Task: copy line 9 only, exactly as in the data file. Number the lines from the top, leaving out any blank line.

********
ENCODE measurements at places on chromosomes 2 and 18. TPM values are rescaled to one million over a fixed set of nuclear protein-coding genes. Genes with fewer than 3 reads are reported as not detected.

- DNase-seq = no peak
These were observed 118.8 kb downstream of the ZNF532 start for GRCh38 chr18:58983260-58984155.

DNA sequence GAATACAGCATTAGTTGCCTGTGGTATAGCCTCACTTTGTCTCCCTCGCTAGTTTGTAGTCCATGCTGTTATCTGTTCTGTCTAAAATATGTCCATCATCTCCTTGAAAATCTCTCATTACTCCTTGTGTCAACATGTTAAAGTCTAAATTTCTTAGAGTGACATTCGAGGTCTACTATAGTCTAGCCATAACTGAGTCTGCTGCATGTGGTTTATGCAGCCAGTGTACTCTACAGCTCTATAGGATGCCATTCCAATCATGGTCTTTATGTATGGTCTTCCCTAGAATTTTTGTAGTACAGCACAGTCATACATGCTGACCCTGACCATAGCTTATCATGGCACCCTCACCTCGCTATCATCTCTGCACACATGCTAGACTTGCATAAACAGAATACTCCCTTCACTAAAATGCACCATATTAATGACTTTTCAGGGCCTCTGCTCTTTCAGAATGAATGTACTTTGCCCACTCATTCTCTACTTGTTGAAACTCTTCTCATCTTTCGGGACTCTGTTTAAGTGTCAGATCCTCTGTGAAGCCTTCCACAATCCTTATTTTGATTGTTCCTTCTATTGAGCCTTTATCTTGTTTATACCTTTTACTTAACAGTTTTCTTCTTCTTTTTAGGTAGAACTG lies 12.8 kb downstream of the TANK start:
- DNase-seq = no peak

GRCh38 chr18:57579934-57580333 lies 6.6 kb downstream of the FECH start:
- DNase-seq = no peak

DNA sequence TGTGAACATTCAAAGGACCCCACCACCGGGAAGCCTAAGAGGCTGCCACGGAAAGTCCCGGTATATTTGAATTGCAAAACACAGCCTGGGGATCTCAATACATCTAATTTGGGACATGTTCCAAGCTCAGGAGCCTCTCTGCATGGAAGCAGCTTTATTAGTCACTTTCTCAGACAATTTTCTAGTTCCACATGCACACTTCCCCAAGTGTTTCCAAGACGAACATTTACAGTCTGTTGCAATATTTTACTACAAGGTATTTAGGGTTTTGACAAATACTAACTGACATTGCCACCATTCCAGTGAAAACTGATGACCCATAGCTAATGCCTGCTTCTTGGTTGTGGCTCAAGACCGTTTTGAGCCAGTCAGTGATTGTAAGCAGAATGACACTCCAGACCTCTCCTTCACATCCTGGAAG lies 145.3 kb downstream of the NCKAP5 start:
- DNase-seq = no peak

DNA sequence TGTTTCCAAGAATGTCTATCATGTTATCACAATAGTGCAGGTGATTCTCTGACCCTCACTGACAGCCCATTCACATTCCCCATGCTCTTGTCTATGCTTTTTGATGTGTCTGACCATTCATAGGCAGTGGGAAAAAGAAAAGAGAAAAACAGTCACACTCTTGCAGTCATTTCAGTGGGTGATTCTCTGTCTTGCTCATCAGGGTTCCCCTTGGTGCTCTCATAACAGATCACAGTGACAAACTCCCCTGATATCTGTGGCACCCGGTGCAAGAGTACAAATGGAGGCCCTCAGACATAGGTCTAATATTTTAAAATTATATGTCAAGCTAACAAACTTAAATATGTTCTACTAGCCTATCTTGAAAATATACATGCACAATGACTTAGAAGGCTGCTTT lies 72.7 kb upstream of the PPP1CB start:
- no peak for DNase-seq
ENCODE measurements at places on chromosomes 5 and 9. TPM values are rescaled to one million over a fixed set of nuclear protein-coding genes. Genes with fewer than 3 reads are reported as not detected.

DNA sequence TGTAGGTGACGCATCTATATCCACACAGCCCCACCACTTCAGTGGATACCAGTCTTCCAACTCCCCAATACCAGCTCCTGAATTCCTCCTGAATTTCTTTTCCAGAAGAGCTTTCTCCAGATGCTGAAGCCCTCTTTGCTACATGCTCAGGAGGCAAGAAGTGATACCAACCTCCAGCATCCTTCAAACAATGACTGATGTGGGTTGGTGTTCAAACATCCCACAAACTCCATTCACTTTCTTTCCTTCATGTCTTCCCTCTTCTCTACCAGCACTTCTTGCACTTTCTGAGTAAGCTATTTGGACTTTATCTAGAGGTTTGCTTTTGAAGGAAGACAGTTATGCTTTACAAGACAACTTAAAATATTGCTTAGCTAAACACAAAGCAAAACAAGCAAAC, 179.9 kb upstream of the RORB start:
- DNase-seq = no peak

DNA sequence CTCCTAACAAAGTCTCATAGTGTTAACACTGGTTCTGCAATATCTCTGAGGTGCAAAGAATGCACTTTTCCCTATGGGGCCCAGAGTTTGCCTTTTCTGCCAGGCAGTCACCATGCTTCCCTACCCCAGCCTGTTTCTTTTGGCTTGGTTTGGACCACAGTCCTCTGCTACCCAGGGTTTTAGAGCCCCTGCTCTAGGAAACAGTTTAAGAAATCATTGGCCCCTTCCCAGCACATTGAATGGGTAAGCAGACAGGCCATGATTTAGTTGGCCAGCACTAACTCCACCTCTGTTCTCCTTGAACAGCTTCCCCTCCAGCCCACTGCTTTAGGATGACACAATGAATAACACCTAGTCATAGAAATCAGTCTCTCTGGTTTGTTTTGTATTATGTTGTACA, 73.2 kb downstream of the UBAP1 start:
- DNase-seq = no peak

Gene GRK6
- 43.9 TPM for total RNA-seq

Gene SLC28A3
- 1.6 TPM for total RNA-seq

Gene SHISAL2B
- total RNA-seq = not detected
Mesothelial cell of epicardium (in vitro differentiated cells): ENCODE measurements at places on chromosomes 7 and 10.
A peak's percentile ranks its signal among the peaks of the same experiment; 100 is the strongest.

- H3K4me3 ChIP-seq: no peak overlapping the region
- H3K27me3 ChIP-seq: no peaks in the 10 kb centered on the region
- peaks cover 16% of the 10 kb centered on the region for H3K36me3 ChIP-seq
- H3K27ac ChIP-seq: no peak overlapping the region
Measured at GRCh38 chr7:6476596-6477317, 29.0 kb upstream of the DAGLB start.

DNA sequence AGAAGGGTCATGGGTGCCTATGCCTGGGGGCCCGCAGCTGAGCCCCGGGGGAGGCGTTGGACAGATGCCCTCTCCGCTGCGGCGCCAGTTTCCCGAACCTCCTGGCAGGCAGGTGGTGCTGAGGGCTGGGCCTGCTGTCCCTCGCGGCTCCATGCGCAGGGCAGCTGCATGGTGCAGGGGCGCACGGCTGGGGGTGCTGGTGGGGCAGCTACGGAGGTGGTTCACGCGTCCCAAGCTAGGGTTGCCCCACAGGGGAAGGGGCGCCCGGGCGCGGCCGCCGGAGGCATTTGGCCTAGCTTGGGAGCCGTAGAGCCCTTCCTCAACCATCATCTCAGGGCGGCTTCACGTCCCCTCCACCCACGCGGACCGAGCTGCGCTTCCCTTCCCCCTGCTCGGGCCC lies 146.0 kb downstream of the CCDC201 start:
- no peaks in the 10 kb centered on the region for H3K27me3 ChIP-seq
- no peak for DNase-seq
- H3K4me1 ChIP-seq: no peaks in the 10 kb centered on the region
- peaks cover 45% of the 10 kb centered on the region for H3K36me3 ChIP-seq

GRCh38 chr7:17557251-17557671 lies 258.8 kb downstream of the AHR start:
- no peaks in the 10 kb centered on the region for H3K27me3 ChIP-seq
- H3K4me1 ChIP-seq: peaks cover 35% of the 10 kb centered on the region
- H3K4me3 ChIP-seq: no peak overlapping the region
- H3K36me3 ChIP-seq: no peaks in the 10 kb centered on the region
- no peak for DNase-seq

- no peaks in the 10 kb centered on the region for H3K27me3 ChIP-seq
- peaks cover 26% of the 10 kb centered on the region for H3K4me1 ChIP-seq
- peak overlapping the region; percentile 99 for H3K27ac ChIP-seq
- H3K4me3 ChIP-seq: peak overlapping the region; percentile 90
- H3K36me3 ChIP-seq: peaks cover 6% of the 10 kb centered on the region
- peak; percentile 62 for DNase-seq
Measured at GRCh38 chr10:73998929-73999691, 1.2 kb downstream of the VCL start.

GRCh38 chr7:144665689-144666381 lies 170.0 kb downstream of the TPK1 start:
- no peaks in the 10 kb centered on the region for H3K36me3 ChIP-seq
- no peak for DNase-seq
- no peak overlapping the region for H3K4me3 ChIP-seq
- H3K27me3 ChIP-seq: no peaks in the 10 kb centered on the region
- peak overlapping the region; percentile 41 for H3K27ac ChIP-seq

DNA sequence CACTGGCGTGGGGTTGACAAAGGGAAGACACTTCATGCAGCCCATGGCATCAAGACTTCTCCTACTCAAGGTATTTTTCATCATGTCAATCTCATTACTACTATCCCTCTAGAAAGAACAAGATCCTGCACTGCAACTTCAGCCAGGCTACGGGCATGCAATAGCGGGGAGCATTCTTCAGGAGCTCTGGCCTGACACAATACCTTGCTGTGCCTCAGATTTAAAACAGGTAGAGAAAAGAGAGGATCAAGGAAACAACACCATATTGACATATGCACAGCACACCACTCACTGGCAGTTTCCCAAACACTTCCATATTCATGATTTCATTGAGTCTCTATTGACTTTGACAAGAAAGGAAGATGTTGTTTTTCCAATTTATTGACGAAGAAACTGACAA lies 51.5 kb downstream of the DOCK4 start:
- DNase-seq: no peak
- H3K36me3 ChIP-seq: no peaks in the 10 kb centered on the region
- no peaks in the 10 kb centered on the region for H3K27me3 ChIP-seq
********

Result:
- DNase-seq = no peak